FY2021 National Defense Authorization Act Gets Senate Approval

WASHINGTON, D.C. – U.S. Senator Cindy Hyde-Smith (R-Miss.) today voted to send President Trump the FY2021 National Defense Authorization Act (NDAA), a military and national defense policy measure that builds on his promise to rebuild the U.S. Armed Forces.

The NDAA, a Senate-House compromise agreement, authorizes $740.5 billion in funding to fulfill the requirements of the President’s National Defense Strategy.  

“This is strong legislation to continue rebuilding our military and national defense strategies,” Hyde-Smith said.  “The policies in this bill support Mississippi’s national defense interests, including benefits for servicemembers and their families, investments in cutting-edge technologies, and authorizing additional shipbuilding funding.”

“This final bill is by no means perfect, but it does advance many strong policies while doing away with progressive Democratic provisions to gut defense funding and use the military for social engineering experiments,” she said.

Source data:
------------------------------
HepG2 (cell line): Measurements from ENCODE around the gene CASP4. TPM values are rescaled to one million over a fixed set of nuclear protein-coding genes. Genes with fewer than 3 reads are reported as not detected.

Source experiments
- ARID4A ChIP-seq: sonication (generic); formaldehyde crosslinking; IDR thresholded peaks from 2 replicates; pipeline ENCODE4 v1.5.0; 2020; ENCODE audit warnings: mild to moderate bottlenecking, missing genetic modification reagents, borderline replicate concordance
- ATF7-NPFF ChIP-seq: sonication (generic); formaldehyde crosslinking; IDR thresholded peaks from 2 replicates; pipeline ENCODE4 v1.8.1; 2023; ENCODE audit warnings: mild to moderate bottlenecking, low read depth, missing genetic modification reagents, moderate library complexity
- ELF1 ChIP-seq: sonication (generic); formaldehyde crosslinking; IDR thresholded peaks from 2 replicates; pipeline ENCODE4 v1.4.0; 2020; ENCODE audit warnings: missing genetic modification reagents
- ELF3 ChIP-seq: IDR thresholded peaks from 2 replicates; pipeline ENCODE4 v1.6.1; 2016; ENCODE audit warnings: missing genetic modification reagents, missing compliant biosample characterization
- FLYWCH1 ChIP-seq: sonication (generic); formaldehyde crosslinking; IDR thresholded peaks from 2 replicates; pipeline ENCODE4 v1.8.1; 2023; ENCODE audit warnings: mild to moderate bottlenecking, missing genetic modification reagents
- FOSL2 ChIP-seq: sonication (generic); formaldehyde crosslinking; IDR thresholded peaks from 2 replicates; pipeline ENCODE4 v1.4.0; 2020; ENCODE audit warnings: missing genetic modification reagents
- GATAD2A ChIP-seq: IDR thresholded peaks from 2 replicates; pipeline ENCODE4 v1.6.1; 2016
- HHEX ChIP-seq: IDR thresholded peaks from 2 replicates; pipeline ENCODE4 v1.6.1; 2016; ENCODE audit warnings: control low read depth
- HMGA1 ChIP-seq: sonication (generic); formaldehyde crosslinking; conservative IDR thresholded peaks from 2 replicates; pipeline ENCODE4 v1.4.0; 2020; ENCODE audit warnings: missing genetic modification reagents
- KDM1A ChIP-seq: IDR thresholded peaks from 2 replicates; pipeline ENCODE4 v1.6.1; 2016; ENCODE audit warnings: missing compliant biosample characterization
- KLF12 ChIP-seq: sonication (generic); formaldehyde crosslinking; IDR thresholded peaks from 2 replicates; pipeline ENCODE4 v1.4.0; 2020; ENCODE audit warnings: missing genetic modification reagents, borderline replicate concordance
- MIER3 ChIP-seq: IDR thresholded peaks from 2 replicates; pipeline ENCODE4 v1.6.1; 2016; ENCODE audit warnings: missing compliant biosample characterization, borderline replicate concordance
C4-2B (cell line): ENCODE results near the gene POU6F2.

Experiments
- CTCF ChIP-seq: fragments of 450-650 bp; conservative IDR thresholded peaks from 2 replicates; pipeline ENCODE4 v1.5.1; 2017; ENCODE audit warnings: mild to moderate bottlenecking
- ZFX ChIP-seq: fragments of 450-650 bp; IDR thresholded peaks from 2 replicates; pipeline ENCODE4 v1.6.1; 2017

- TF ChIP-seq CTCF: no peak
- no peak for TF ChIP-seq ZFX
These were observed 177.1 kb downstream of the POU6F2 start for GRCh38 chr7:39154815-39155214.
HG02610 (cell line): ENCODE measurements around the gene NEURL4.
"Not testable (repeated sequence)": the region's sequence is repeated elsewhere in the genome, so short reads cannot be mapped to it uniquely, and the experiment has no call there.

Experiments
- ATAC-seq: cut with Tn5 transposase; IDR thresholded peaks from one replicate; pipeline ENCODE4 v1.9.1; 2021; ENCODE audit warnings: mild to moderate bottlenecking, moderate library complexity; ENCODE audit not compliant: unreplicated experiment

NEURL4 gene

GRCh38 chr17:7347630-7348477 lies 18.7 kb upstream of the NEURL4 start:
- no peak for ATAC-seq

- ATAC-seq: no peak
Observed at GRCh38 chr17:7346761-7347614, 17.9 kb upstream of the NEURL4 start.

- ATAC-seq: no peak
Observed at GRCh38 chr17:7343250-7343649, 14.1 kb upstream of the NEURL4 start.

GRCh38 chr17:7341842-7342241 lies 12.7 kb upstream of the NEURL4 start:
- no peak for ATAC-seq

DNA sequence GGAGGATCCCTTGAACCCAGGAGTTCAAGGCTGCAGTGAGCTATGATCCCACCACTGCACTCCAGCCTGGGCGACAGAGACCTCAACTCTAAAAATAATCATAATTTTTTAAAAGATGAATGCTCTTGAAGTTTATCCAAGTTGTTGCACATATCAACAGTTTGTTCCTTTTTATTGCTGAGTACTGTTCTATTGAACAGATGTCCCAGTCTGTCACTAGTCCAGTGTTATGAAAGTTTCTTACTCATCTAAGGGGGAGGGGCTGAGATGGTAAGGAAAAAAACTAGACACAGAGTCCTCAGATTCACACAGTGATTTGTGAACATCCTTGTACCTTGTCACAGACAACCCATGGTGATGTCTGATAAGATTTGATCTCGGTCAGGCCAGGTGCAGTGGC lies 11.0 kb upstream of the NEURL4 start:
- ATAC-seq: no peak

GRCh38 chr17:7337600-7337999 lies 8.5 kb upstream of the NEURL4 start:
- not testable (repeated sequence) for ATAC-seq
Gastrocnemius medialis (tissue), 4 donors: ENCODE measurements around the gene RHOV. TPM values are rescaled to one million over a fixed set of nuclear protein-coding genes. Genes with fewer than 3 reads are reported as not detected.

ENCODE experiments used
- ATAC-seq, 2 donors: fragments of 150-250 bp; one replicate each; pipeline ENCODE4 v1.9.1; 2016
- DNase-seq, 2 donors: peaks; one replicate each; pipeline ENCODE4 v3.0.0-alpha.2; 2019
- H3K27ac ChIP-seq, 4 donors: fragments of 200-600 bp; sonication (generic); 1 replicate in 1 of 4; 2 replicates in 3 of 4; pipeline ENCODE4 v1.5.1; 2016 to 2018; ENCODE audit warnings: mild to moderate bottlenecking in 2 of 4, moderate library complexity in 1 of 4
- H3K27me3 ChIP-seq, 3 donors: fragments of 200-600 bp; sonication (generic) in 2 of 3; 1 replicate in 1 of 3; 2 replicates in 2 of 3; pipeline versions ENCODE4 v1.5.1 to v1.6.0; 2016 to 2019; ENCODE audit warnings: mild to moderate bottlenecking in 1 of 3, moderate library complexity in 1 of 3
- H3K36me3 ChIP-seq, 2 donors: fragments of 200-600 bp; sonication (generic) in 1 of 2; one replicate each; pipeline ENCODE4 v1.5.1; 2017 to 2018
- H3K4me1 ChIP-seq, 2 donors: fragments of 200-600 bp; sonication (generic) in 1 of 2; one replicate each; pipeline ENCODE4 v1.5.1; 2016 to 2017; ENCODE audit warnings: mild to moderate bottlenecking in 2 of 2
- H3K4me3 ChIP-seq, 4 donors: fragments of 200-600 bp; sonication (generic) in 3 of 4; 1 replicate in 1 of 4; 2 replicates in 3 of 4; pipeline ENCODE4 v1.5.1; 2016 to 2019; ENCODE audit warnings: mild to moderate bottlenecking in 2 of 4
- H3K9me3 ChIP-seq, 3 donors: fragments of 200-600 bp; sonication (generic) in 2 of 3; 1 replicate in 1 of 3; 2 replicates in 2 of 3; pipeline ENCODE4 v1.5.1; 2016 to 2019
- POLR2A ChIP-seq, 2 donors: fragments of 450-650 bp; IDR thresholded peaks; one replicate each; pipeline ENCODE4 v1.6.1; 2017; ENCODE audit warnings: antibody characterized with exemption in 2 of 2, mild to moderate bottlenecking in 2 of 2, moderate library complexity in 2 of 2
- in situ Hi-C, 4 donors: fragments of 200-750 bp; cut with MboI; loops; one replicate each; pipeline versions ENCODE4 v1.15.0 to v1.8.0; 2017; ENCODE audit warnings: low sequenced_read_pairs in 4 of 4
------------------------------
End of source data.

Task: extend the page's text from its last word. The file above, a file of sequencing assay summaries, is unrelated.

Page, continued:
Items of interest:

  • Approves a 3 percent pay raise for members of the Armed Forces
  • Supports military family readiness by advocating for high-quality, accessible child care, and the employment of military spouses
  • Authorizes $23.4 billion for shipbuilding, and continues investment in the next generation of ships, planes, tanks, and weapons.
  • Strengthens U.S. strategic alliances, including the United States-Israel Security Assistance Authorization Act of 2020 that Hyde-Smith cosponsored in February
  • Invests in research and development on equipment and weapons platforms to secure U.S. military supremacy
  • Encourages innovative technological development to restore, maintain, or expand U.S. comparative advantages over China and Russia for key capabilities and technologies
  • Improves fiscal responsibility by making the Pentagon budget and management processes more transparent and accountable to Congress and the American people
  • Directs the U.S. Department of Health and Human Services to complete a comprehensive study of insulin affordability and the impacts higher costs have on treatment programs. (Senator Hyde-Smith cosponsored an amendment to include this provision, which follows similar legislation introduced last November.)